Image credit: iStock.com/RadekProcyk
On April 4th, BC TEAL launched a nationwide campaign in celebration of Refugee Rights Day. This campaign connected the relationship between security of person to a sense of belonging and inclusion in our diverse communities – not just for refugees, but for all individuals. It included webinars and an activity package for teachers and was intended to highlight our commonalities and the importance of feeling safe and accepted for who we are.
How do you apply an intercultural lens to Refugee Rights Day? It starts with how people identify themselves and how they identify others. The EAL classroom provides a primary community, and a good place to start strengthening that sense of community is by getting to know each other. We often don’t know much about each other’s cultural background, ways of doing things or personal histories. In a classroom context, teachers making time and space for the group to be curious about and open to each other is key to modelling and growing intercultural sensitivity as well as to prepare learners to find greater acceptance in the community at large. This ability is as important as language if our goal is to promote healthy, inclusive and diverse communities.
These themes seem weighty, but the activities provided in BC TEAL’s Refugee Rights Day Activity Package were intended to foster a feeling of commonality while at the same time acknowledging difference in an enjoyable way. They also aimed to raise awareness of what inclusion, community and diversity mean to our students and to explore how we can “do” these in our daily interactions.
Jennifer: “Initially, students wondered so why are we talking about this? Yes, it was Refugee Rights Day, but these are all broader themes. Students said ‘we’re really glad we’re learning this. It helps me think differently. It’s important to learn about’. It was neat – the next day we had a refugee student enter the class and is now a part of our classroom community.”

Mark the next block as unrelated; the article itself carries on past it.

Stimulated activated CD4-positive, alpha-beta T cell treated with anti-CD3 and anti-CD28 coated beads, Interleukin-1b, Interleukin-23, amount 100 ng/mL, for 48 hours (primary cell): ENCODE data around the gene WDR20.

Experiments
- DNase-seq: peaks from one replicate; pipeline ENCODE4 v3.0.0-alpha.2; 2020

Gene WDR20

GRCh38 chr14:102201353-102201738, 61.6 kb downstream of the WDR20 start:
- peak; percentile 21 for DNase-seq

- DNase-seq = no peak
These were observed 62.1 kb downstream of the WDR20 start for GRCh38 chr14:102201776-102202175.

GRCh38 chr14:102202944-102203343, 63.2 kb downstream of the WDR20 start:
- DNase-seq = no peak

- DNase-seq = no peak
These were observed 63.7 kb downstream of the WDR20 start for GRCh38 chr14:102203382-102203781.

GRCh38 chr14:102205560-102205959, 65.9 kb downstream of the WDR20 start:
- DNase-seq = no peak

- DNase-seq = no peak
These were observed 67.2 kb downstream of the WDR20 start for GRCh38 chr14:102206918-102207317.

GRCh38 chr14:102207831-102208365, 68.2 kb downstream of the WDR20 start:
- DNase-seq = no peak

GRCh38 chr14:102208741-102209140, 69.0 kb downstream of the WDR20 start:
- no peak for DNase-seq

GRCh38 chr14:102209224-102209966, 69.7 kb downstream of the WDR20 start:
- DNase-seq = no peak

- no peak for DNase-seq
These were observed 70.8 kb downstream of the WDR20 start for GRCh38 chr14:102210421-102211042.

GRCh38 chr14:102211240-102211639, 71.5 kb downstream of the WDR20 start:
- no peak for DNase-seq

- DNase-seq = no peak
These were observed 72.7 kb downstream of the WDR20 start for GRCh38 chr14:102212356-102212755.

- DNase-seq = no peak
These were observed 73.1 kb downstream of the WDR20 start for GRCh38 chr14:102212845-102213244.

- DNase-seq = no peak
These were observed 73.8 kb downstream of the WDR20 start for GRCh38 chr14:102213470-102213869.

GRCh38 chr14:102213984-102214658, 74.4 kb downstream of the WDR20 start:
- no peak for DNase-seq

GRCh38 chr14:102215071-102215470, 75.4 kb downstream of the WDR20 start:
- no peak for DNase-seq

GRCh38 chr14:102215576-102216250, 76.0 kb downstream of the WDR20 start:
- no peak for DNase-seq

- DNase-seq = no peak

Augusta: “I like to share my own identity story as someone who came to a new country. It doesn’t matter what the reason is for you being here. You are here now and it’s a difficult time, but there are commonalities… I wanted this activity package to be about all of us.”
Debra: “The whole experience was very positive… It gave a better sense of what diversity is and how we can be included because we do have things in common. It opened the door to other possibilities, to meeting new people and other Canadians. That we can see beyond what’s on the outside.”
Leanna: ‘The student’s especially liked being divided into groups to work on their poster board that reflected what they deemed as “Social Inclusion”. They liked the creativity, the visuals, the variety and freedom of choice, cutting, pasting and overall enjoyment of working together to create a positive message as a group.”
Tanya: “I did have refugees in the class and they were okay with the pictures. I felt comfortable because my parents were refugees also, so I talked about my parents living in a camp for 3 years. I thought it was nice to finish with an optimistic picture – Welcome to Canada!”
To access the package and accompanying image bank, please visit Refugee Rights Day: Take Act!on. Good luck on your intercultural journey and, if you do use the materials, we’d love to hear from you.
For the full article, please see the Summer 2017 issue of the BC TEAL Newsletter.
Taslim Damji is the developer of BC TEAL’s Refugee Rights Day package. She has an MA from King’s College, London and two decades of international teaching, teacher training, and research experience. Taslim is the manager of Intercultural Trainings through MOSAIC Works.